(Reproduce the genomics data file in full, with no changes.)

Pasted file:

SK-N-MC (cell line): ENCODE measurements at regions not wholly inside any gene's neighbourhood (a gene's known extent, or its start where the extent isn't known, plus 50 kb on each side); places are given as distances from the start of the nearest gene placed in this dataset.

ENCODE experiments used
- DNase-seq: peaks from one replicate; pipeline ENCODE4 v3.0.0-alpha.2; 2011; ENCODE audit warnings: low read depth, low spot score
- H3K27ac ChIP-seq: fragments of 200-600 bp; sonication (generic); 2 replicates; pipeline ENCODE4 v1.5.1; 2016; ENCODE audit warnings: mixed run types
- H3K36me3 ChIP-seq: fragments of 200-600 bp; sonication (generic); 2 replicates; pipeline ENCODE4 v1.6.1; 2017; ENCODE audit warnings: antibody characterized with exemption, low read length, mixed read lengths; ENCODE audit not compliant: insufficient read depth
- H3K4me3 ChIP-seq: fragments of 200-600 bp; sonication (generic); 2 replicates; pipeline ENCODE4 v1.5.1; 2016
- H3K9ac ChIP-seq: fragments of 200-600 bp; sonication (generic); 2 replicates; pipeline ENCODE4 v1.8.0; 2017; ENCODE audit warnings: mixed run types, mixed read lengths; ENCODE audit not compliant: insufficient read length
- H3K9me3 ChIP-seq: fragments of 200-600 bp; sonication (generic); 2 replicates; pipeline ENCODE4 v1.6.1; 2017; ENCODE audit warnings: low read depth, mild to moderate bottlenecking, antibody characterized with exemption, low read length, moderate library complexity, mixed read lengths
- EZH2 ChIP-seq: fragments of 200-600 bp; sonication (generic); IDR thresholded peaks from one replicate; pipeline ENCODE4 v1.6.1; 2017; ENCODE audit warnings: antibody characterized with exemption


SK-N-MC (cell line): ENCODE measurements at regions not wholly inside any gene's neighbourhood (a gene's known extent, or its start where the extent isn't known, plus 50 kb on each side); places are given as distances from the start of the nearest gene placed in this dataset.

ENCODE experiments used
- DNase-seq: peaks from one replicate; pipeline ENCODE4 v3.0.0-alpha.2; 2011; ENCODE audit warnings: low read depth, low spot score
- H3K27ac ChIP-seq: fragments of 200-600 bp; sonication (generic); 2 replicates; pipeline ENCODE4 v1.5.1; 2016; ENCODE audit warnings: mixed run types
- H3K36me3 ChIP-seq: fragments of 200-600 bp; sonication (generic); 2 replicates; pipeline ENCODE4 v1.6.1; 2017; ENCODE audit warnings: antibody characterized with exemption, low read length, mixed read lengths; ENCODE audit not compliant: insufficient read depth
- H3K4me3 ChIP-seq: fragments of 200-600 bp; sonication (generic); 2 replicates; pipeline ENCODE4 v1.5.1; 2016
- H3K9ac ChIP-seq: fragments of 200-600 bp; sonication (generic); 2 replicates; pipeline ENCODE4 v1.8.0; 2017; ENCODE audit warnings: mixed run types, mixed read lengths; ENCODE audit not compliant: insufficient read length
- H3K9me3 ChIP-seq: fragments of 200-600 bp; sonication (generic); 2 replicates; pipeline ENCODE4 v1.6.1; 2017; ENCODE audit warnings: low read depth, mild to moderate bottlenecking, antibody characterized with exemption, low read length, moderate library complexity, mixed read lengths
- EZH2 ChIP-seq: fragments of 200-600 bp; sonication (generic); IDR thresholded peaks from one replicate; pipeline ENCODE4 v1.6.1; 2017; ENCODE audit warnings: antibody characterized with exemption